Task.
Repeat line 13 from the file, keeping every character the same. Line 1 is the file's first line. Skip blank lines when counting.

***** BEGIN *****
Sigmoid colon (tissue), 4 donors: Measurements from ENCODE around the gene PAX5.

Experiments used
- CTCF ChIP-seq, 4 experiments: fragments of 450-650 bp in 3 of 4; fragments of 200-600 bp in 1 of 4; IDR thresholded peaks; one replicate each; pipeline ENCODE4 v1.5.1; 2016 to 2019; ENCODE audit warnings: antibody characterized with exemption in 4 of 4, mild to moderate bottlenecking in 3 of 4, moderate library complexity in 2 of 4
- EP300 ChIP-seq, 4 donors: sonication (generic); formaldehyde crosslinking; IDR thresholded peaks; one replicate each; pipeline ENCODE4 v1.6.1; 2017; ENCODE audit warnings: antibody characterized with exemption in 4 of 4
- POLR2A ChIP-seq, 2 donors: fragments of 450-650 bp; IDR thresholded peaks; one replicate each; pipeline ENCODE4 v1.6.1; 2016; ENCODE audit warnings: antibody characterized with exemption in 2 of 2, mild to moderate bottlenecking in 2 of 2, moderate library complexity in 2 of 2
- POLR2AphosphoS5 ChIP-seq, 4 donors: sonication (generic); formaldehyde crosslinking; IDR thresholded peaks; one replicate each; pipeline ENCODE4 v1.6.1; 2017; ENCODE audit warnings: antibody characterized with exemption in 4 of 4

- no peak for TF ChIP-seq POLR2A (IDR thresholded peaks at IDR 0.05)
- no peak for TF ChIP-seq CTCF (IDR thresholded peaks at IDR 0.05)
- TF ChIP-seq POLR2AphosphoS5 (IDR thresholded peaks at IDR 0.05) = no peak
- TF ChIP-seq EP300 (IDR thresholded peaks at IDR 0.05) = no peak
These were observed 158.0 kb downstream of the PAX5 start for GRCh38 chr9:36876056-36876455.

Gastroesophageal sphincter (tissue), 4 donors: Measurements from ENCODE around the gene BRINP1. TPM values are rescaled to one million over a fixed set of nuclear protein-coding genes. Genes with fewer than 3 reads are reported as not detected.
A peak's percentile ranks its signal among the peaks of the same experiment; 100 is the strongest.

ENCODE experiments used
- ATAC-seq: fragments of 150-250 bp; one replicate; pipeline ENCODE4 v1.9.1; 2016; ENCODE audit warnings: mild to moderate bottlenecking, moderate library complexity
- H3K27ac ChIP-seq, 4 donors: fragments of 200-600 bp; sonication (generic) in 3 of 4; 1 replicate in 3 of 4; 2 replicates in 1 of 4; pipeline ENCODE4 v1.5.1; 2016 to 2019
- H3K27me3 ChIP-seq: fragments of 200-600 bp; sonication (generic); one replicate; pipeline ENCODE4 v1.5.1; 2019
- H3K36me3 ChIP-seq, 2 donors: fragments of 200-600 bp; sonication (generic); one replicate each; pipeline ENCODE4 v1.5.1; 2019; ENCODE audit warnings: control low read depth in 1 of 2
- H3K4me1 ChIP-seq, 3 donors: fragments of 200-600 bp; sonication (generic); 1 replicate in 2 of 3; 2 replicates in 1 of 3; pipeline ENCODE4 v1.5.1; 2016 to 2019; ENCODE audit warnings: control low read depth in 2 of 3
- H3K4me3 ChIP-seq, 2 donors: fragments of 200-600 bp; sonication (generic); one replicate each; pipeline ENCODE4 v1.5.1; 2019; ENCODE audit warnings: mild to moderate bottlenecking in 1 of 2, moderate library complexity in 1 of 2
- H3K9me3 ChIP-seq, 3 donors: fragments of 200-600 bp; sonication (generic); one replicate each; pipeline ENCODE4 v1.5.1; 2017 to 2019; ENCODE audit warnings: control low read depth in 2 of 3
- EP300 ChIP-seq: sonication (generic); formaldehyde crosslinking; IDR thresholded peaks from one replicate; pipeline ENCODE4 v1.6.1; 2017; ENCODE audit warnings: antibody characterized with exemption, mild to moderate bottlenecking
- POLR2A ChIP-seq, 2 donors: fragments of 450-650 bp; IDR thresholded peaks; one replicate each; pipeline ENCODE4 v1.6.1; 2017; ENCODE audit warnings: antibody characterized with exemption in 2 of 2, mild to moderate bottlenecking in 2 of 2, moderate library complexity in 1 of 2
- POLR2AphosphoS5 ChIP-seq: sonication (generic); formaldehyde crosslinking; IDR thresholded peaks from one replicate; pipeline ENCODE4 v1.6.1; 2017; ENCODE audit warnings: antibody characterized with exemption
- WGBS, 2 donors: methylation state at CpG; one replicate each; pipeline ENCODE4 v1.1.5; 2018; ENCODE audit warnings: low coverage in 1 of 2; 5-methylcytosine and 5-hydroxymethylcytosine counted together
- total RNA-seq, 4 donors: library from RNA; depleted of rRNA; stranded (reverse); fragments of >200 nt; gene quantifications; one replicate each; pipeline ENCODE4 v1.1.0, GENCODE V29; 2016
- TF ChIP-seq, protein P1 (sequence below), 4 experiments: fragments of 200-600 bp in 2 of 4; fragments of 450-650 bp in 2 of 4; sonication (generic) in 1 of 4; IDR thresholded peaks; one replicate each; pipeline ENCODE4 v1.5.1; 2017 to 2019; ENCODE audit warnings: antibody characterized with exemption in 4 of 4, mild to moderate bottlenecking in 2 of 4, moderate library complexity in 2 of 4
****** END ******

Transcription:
A peak's percentile ranks its signal among the peaks of the same experiment; 100 is the strongest.